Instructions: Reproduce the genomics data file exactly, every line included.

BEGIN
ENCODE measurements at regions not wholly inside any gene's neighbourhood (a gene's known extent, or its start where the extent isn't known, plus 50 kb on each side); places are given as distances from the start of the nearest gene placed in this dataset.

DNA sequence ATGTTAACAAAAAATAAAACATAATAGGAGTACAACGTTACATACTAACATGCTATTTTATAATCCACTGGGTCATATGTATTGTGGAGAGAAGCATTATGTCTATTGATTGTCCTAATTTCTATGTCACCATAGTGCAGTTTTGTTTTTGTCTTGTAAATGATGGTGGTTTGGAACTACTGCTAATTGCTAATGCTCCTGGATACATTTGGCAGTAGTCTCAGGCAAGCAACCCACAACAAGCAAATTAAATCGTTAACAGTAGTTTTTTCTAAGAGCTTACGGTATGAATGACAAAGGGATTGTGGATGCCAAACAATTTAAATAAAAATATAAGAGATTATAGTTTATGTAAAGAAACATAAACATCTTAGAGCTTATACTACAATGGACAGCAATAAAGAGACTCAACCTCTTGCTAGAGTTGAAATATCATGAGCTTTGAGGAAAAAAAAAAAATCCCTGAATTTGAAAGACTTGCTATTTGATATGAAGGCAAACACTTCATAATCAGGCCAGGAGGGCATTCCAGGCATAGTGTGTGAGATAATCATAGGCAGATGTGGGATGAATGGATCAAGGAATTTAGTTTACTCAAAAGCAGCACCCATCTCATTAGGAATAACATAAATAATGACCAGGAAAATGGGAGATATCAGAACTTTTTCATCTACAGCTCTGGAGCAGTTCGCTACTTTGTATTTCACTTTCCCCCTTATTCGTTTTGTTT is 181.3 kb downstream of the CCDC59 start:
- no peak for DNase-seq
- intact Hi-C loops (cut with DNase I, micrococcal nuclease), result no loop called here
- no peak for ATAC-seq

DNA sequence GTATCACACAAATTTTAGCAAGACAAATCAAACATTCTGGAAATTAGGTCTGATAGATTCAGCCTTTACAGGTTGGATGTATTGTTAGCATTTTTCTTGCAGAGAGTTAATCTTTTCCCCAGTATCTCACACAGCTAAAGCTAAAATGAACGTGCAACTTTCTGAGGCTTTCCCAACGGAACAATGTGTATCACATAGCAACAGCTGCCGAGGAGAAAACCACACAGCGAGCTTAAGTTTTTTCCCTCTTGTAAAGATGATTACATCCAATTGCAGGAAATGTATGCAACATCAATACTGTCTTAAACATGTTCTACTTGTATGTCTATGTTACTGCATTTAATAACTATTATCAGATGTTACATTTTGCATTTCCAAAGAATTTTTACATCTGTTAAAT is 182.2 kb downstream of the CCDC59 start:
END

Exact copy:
ENCODE measurements at regions not wholly inside any gene's neighbourhood (a gene's known extent, or its start where the extent isn't known, plus 50 kb on each side); places are given as distances from the start of the nearest gene placed in this dataset.

DNA sequence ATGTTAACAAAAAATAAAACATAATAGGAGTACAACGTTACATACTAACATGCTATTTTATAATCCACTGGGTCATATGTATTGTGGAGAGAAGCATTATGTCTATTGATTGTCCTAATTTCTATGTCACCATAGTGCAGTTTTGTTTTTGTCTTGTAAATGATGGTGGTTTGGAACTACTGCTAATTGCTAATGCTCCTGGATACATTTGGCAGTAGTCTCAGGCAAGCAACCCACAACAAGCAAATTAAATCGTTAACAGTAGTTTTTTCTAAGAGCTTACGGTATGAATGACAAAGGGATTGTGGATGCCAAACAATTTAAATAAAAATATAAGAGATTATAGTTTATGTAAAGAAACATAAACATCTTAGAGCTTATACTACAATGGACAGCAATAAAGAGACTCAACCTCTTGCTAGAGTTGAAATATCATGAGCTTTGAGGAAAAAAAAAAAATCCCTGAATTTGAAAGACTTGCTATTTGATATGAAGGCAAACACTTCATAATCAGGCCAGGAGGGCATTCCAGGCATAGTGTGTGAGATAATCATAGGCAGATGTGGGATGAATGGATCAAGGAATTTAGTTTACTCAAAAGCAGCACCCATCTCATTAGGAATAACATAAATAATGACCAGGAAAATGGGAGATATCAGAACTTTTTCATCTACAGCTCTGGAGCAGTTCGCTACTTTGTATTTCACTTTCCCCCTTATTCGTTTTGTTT is 181.3 kb downstream of the CCDC59 start:
- no peak for DNase-seq
- intact Hi-C loops (cut with DNase I, micrococcal nuclease), result no loop called here
- no peak for ATAC-seq

DNA sequence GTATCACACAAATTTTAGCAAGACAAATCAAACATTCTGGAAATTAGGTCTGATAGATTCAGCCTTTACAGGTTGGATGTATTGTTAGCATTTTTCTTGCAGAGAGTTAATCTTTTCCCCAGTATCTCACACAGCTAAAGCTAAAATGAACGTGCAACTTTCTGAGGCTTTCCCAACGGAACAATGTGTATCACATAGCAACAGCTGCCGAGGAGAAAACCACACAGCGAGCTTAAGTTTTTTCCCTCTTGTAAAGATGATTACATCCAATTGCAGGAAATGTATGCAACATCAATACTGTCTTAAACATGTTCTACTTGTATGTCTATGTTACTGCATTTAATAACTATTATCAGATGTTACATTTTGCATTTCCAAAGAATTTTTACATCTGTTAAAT is 182.2 kb downstream of the CCDC59 start: